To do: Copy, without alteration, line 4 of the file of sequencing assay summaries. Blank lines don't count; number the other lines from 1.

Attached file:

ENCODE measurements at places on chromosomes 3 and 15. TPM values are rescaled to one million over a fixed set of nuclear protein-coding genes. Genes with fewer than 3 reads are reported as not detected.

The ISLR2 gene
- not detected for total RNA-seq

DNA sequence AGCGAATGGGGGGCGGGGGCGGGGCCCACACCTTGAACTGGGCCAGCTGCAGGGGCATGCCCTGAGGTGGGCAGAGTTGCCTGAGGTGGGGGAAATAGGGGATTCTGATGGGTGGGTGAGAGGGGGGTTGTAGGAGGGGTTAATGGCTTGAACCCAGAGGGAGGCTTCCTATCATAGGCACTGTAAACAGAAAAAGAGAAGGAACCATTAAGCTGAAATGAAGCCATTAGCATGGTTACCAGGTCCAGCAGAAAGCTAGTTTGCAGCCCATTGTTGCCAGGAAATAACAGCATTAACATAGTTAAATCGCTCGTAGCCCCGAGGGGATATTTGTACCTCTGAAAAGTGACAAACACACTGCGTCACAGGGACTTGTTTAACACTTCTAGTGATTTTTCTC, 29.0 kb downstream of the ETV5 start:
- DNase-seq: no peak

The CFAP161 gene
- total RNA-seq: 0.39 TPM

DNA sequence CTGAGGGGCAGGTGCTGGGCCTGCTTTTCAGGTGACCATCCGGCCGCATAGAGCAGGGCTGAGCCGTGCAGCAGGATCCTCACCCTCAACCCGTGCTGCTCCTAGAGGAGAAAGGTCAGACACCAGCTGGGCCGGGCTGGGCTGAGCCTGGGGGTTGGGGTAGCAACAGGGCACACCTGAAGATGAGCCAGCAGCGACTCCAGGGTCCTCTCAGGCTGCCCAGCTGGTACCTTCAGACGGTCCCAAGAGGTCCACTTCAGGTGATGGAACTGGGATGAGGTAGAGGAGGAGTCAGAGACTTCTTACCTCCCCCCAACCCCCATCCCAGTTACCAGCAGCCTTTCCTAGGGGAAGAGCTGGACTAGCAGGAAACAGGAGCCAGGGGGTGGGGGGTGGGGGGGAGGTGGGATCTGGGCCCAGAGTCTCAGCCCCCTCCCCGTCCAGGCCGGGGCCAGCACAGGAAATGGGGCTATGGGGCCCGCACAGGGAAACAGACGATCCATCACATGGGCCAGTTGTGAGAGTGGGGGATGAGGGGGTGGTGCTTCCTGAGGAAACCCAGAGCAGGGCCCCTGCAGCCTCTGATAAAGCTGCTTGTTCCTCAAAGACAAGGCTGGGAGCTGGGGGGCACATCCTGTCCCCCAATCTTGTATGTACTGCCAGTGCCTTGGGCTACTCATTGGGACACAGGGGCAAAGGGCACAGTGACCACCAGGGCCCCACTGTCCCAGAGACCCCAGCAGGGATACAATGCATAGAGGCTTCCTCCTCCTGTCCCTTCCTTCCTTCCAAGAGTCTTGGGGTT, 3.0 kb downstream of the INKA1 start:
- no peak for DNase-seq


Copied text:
DNA sequence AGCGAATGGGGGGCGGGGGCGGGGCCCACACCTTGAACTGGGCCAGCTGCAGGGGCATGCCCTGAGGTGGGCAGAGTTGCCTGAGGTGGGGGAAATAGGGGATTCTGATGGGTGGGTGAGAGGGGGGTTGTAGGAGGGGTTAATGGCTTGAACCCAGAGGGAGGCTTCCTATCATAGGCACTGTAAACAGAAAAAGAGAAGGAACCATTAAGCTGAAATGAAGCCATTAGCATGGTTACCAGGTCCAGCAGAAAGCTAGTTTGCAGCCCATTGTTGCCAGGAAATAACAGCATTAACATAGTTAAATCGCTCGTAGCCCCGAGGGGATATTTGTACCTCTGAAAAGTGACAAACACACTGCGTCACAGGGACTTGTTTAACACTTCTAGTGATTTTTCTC, 29.0 kb downstream of the ETV5 start: